Discovered in an ancient shipwreck near Crete in 1901, the freakishly advanced Antikythera Mechanism has been called the world's first computer. A decades-long investigation into the 2000 year-old-device is shedding new light onto this mysterious device, including the revelation that it may have been used for more than just astronomy. Image: Petros Giannakouris/Associated Press
The Antikythera Mechanism is one of the most fascinating and important archaeological discoveries ever made, one that reveals the remarkable technological and engineering capacities of the ancient Greeks as well as their excellent grasp of astronomy. This clock-like assembly of bronze gears and displays was used to predict lunar and solar eclipses, along with the positions of the sun, moon and planets. It wasn't programmable in the modern sense, but it's considered the world's first analogue computer. Dating to around 60 BC, nothing quite like it would appear for another millennium.
Image: The Associated Press
Since its discovery at the bottom of the Mediterranean, scientists have sought to understand its purpose. No user manual exists, but more than a dozen pieces of classical literature make mention of similar devices. Scientists are having to figure it out by looking at it, both inside and out.
This week, in an event held at the Katerina Laskaridis Historical Foundation Library in Greece, an international team of researchers announced the results of a decades-long investigation into the technological relic. Their analysis reaffirms much of what we already knew about the Antikythera Mechanism, while also providing some tantalising new details.
The machine's physical parts are reasonably well understood, so in an effort to learn more about its intended function, the researchers took a deeper look into the tiny inscriptions meticulously etched onto the outer surfaces of its 82 surviving fragments. Some of these letters measure just 1.2 millimetres across, and are engraved on the inside covers and visible front and back sections of the device. To do it, the researchers used cutting-edge imaging techniques, including X-ray scanning.
"The original investigation was intended to see how the mechanism works, and that was very successful," noted team member Mike Edmunds, a professor of astrophysics at Cardiff University. "What we hadn't realised was that the modern techniques that were being used would allow us to read the texts much better both on the outside of the mechanism and on the inside than was done before."
Image: Petros Giannakouris/Associated Press
In total, researchers have now read about 3500 characters of explanatory text within the device.
"Now we have texts that you can actually read as ancient Greek, what we had before was like something on the radio with a lot of static," explained team member Alexander Jones, a historian from New York University. "It's a lot of detail for us because it comes from a period from which we know very little about Greek astronomy and essentially nothing about the technology, except what we gather from here." Jones added, "So these very small texts are a very big thing for us."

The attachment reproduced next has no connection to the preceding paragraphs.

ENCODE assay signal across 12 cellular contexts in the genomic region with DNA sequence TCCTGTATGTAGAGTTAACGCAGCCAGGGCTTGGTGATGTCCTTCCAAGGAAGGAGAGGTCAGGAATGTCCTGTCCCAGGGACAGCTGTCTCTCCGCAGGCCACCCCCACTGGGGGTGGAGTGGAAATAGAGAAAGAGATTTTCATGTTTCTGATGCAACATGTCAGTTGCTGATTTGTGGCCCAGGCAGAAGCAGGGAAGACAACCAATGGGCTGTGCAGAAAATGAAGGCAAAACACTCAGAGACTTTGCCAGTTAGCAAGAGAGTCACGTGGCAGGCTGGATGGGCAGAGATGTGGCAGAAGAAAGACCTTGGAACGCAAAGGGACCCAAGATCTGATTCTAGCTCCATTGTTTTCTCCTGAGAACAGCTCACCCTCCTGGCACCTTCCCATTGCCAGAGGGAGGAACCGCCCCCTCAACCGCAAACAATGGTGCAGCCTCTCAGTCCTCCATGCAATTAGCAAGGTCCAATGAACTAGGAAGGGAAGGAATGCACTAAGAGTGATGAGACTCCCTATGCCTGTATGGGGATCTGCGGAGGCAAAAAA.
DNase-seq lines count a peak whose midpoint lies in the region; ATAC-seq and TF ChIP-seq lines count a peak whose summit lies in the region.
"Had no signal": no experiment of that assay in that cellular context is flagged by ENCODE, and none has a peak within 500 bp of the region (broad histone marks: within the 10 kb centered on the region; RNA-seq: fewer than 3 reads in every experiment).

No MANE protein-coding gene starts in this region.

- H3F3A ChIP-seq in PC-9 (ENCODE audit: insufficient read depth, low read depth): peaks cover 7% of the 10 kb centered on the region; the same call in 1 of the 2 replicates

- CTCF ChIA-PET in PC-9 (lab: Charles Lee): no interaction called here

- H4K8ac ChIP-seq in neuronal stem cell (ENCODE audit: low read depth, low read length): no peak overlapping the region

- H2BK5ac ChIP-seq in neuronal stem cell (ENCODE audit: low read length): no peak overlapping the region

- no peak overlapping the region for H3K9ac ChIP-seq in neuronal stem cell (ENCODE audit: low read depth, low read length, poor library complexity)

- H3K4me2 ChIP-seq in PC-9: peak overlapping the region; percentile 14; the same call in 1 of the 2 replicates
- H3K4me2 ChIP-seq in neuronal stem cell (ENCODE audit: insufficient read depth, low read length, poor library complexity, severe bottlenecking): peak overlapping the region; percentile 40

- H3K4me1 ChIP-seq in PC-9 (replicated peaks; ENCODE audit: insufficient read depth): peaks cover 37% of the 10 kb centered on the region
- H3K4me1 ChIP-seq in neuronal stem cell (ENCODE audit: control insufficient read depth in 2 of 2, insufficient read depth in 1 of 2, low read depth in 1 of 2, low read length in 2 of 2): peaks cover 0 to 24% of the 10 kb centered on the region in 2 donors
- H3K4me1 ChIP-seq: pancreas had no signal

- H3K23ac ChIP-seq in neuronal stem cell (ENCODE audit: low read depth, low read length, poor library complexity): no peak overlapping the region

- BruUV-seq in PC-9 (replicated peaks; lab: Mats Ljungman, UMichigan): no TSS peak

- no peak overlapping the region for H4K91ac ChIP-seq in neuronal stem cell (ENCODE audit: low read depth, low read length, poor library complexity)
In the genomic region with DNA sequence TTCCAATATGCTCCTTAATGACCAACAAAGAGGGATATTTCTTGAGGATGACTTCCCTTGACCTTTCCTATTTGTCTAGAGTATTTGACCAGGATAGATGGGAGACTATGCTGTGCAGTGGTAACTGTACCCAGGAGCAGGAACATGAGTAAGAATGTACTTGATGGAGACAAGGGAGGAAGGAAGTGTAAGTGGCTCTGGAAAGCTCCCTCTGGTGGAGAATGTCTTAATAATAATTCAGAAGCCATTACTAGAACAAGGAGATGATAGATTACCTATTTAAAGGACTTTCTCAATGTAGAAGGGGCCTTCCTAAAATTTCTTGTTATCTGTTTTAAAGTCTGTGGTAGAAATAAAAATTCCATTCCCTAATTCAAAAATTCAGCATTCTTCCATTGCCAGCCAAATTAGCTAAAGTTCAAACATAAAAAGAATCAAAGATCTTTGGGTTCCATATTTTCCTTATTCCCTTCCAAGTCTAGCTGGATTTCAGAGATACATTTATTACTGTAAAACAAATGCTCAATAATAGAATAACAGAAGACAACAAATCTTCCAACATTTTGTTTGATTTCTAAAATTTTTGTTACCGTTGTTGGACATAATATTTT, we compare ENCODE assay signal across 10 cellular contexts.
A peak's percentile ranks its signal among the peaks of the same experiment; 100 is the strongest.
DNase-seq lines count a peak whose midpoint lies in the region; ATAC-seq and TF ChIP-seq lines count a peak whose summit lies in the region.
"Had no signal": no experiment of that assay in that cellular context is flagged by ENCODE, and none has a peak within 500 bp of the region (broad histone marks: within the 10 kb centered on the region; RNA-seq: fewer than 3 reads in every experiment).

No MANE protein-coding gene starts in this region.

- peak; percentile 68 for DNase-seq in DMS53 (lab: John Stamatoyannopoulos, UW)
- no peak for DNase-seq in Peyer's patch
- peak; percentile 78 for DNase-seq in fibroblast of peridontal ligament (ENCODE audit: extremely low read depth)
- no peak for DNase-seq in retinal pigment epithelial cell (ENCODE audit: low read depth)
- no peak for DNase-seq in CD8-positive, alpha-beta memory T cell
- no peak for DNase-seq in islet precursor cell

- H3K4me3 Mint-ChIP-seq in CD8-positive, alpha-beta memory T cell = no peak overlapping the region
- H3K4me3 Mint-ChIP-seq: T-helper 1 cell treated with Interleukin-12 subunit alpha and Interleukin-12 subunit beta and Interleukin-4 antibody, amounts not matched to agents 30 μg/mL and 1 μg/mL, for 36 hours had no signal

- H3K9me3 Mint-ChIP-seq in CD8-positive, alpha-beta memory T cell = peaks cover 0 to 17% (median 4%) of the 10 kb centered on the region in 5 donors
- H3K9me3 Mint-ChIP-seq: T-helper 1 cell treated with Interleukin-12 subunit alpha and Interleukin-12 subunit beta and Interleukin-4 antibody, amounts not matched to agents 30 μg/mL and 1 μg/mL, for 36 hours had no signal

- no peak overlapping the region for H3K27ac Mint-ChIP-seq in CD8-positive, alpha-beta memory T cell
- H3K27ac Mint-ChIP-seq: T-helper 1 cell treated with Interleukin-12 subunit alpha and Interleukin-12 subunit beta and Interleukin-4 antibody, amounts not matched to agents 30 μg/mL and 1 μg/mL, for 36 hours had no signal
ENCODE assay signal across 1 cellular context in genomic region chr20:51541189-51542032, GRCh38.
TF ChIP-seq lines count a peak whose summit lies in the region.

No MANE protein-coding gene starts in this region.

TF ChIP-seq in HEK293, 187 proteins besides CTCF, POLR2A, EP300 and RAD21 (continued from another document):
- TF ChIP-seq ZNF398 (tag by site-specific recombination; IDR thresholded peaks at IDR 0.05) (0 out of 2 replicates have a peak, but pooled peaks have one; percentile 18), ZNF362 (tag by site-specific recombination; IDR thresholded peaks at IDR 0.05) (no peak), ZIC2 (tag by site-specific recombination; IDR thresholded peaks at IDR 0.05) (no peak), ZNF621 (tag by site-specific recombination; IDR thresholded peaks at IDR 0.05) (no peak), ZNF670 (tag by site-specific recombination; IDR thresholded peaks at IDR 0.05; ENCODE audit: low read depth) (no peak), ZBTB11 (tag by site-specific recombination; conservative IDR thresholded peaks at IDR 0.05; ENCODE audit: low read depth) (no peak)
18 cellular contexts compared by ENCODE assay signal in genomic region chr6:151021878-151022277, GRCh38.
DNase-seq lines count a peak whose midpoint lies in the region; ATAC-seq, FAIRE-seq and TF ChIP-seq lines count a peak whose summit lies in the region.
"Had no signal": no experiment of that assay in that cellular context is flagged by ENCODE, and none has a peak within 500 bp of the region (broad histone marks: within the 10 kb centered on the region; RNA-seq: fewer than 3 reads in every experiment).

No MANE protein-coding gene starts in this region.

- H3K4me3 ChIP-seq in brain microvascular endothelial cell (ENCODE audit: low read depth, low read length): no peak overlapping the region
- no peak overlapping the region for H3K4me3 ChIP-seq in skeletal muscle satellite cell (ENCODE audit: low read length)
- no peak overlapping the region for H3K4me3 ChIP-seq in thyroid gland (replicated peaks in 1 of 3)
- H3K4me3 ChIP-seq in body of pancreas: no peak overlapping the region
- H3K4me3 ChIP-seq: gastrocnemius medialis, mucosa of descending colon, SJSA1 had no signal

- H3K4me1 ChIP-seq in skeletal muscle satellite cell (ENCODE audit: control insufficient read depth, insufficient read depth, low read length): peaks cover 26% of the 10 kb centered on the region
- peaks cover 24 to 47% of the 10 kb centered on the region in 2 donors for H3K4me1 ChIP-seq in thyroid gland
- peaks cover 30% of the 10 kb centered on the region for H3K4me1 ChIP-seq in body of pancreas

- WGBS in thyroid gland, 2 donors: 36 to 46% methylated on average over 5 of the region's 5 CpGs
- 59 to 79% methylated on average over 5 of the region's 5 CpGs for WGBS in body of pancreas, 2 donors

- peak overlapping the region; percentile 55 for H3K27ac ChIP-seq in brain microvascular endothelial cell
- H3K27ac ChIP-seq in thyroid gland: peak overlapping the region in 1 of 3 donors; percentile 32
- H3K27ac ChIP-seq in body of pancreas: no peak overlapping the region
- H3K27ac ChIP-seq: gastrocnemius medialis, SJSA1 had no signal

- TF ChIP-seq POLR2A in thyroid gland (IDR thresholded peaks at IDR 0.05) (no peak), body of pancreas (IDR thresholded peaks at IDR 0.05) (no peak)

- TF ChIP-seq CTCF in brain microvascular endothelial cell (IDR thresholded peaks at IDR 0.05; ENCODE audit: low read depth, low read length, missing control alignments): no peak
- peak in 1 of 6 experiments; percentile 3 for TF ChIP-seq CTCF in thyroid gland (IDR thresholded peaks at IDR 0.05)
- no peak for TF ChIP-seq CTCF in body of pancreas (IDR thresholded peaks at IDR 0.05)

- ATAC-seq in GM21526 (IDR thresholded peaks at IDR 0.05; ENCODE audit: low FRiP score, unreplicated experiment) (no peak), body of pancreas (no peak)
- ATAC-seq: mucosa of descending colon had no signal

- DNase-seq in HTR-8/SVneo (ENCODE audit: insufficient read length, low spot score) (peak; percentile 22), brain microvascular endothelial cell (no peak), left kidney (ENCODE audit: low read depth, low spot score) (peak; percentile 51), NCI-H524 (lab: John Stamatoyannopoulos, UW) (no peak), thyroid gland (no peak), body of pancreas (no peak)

Image: Petros Giannakouris/Associated Press
The researchers described the machine as a kind of philosopher's instructional device. The new analysis confirms that the mechanism displayed planets, while also showing the position of the sun and the moon in the sky. But while the device had a definite astronomical purpose, it appears the machine was also used to see what the future holds. The researchers suspect this because some of the inscriptions on the device refer to the colour of a forthcoming eclipse.
"We are not quite sure how to interpret this, to be fair, but it could hark back to suggestions that the colour of an eclipse was some sort of omen or signal," said Edmunds. "Certain colours might be better for what's coming than other colour. If that is so, and we are interpreting that correctly, this is the first instance we have in the mechanism of any real mention of astrology rather than astronomy."
That being said, the researchers clarified that the primary purpose of the device was astronomical, and not astrological. If anything, it was like a textbook, or what today we'd call a tablet.
"It was not a research tool, something that an astronomer would use to do computations, or even an astrologer to do prognostications, but something that you would use to teach about the cosmos and our place in the cosmos," added Jones. "It's like a textbook of astronomy as it was understood then, which connected the movements of the sky and the planets with the lives of the ancient Greeks and their environment."
In terms of the researchers' other findings, it appears that the device was made on the island of Rhodes, and it probably wasn't the only one made. Slight variations in the inscriptions suggests that at least two people were involved in its construction. It's also likely that others were recruited to manufacture the gears
"You get the idea that this perhaps came from a small workshop rather than one individual," said Edmunds.